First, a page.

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Questions You Should Ask Your Gynecologist

The opinions expressed in this article are the writer’s own and do not reflect the views of Her Campus.

Going to your first gynecologist appointment can be daunting. There are so many things that you may not be expecting, such as what the doctor will ask you, and what will happen during the visit. Since the reproductive system is so complex, it may be hard to formulate questions for your gynecologist, or identify the most relevant ones to ask. Once you get through your first appointment, you will have a better sense of who your gynecologist is and what types of questions are relevant to ask during an appointment. After the first appointment, then comes the even harder part: continuous or annual gynecologist appointments. As someone who eventually wants to become a gynecologist, and is a woman, there are so many things I don’t know about my body, and so many things I want to ask my gynecologist. I’ve created a list of questions based on ones  that I have thought of in the past, and from my knowledge of the reproductive system as your friendly pre-med student!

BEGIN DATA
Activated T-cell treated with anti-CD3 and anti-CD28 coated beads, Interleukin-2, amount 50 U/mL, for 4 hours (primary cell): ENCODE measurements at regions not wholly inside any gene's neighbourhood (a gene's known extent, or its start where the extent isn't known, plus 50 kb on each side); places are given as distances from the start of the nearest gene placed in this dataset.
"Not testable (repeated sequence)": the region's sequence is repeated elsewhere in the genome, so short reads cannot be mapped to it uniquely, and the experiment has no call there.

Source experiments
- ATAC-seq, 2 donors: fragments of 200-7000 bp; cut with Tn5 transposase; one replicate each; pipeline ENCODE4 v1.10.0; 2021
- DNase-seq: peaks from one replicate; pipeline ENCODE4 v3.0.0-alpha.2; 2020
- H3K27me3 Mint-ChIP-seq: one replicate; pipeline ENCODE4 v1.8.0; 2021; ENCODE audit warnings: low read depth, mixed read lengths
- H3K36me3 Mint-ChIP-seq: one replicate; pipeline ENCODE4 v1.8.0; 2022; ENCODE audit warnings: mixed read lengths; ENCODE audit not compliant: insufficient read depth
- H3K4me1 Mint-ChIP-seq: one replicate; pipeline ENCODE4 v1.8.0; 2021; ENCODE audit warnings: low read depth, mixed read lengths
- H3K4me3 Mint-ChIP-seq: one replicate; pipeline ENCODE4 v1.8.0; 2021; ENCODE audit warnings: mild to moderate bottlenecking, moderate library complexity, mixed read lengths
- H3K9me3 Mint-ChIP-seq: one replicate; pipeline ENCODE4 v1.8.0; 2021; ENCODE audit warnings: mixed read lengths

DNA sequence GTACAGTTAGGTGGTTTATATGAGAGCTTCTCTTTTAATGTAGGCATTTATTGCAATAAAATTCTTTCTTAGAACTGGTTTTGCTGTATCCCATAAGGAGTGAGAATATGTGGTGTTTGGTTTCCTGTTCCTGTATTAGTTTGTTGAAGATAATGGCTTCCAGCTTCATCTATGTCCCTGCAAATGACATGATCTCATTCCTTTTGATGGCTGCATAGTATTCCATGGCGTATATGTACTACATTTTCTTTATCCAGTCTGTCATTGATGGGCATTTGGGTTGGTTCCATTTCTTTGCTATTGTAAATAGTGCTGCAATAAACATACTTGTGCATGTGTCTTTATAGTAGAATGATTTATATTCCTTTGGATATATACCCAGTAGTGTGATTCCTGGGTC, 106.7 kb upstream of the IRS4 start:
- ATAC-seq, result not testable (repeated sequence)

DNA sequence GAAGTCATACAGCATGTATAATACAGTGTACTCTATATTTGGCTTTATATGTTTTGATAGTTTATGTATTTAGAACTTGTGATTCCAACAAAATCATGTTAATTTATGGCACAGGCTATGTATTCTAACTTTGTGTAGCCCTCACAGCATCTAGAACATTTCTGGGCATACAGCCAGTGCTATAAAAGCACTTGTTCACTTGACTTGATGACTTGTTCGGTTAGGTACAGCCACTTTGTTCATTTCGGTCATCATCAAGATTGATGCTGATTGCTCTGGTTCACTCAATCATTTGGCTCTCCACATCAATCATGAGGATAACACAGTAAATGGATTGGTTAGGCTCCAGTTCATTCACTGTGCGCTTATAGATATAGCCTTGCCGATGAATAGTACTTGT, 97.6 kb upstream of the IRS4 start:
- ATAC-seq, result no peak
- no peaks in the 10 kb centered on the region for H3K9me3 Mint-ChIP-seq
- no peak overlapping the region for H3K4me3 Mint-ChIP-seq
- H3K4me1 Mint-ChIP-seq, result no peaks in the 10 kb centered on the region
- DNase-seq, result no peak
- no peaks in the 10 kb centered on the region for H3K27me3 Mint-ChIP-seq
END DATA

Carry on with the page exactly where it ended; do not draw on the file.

Tip: Try to see your gynecologist at least once a year! It’s important that we as women take care of our bodies, and educate ourselves about them as well!

Here are a list of questions that you should ask your gynecologist:

1. Is it okay to have a fluctuating cycle?

This question should be asked to understand whether it is okay to have a cycle that varies in number of days. It can help identify abnormalities with your hormones or reproductive system.

2. IS it normal to have cramps on my period?

When you ask this question, make sure you describe the pain you are feeling, and rate it on a scale of 1 to 10, with 1 being minimal pain or no pain and 10 being the highest level of pain. If you describe the characteristics, it helps the doctor learn more about what pain you are experiencing.

3. What contraceptive method is best for me?